July 16, 2018 - Uncategorized
The apartment construction boom that has characterized the post-financial crisis economic expansion has resulted in significant growth in the national inventory of multifamily properties. According to the Census, nearly 350,000 apartments in privately-owned buildings with 5 or more units came online in 2017, the highest number since 1998. More than 2 million units have been completed in this market segment since 2009.
Construction has not been distributed evenly across the metropolitan landscape. In fact, this cycle’s new inventory has been overweighed to relatively large, high-amenity properties in urban cores, catering to healthy demand from Millennials, retirees, and other households with strong preferences for lifestyle features. In some urban cores, development has proven sufficiently robust so as to drag on rent growth.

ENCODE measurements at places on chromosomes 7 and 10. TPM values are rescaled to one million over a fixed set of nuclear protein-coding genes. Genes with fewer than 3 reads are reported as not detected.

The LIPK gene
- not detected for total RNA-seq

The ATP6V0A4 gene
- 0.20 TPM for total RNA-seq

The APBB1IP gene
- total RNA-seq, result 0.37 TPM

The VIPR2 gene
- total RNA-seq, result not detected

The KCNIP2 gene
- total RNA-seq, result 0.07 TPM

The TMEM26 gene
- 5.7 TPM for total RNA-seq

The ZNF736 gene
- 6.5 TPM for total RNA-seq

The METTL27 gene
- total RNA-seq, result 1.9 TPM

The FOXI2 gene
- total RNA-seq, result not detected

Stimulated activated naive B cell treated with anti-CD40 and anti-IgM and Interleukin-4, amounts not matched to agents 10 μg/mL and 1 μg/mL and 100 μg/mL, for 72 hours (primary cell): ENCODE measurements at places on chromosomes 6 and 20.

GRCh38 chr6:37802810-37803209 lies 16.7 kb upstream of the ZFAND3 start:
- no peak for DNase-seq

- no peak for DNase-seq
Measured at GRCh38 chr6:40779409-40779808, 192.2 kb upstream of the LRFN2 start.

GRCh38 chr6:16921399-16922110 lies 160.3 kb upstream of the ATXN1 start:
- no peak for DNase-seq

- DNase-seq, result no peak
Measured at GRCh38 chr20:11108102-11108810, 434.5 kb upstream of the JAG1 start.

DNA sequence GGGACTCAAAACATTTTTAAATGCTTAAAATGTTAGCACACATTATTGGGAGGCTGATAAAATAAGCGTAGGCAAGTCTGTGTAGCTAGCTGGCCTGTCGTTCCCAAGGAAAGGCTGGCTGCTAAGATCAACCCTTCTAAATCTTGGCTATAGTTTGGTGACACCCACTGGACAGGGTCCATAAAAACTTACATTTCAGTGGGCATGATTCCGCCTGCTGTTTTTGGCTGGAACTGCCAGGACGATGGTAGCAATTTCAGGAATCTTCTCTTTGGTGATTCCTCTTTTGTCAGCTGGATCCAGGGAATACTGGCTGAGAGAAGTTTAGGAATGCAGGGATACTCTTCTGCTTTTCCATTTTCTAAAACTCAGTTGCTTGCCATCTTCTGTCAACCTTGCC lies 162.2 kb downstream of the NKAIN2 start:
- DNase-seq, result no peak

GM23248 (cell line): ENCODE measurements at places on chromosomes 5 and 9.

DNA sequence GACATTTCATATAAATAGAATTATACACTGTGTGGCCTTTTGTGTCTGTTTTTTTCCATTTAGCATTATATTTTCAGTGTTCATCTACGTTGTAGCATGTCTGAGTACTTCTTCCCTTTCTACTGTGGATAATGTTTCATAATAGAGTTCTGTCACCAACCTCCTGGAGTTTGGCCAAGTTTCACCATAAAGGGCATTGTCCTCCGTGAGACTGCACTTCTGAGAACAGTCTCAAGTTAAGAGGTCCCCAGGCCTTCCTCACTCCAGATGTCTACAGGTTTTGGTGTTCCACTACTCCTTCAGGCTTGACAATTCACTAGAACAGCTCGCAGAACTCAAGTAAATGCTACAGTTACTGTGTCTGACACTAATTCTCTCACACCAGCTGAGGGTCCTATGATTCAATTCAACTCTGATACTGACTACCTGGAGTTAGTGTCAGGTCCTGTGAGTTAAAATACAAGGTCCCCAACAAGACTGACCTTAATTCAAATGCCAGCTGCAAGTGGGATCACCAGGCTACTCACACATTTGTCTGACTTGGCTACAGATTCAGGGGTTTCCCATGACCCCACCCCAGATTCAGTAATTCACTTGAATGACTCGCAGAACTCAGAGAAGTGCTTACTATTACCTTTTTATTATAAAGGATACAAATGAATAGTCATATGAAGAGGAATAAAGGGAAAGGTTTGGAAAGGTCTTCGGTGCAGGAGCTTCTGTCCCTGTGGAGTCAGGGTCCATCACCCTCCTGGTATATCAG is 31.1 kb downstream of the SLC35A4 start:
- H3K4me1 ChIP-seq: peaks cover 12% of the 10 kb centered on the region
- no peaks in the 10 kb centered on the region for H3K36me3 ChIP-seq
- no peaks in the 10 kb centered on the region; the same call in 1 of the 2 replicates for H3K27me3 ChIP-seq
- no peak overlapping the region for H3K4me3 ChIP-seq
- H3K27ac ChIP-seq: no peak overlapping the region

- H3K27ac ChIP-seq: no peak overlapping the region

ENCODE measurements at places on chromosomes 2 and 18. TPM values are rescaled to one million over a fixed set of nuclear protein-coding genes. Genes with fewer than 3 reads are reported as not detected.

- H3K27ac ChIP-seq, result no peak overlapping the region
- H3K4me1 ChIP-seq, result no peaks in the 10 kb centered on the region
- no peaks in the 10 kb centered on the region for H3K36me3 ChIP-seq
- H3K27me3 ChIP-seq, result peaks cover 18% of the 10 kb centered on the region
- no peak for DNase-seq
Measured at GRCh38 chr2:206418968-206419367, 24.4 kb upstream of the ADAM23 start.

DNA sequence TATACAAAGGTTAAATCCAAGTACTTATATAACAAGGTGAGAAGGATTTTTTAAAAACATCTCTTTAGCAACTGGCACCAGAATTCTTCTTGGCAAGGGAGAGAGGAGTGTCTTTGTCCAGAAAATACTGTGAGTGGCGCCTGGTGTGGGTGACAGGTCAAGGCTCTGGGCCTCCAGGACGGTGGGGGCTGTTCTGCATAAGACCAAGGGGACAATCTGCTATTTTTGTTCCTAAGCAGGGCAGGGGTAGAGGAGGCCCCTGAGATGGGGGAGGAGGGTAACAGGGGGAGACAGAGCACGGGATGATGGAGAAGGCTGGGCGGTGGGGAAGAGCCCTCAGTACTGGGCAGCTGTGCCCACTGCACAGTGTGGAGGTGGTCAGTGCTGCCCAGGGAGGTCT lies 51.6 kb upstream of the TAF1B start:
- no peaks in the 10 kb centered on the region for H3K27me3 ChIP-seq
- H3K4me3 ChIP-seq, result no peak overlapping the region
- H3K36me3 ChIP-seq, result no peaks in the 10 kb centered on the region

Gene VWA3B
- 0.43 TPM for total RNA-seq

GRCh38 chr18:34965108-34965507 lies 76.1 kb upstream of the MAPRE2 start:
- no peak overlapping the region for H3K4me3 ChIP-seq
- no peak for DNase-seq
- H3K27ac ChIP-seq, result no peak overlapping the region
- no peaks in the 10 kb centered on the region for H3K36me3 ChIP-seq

In contrast with moderating rent growth in downtowns, broader measures from the Census that include all multifamily properties, irrespective of location or amenities, tell a different story. Here there is little indication of a slowdown in rent. In 2017, the price index for rental residences increased 3.8 percent, according to the Census, the fastest pace since the economic recovery began in 2009.
While a boon to investors and operators, strong rent growth trends also reflect an erosion of affordability for America’s renting families. While rents have increased at a fast clip, income growth has been sluggish since the economy returned to expansion. As shown in the chart accompanying this post, year-over-year growth in earnings has lagged rent trends significantly for roughly seven years. While this is just one metric and does not isolate earnings growth for renters specifically, it is instructive that the implied cost burden on renting families has increased substantially.
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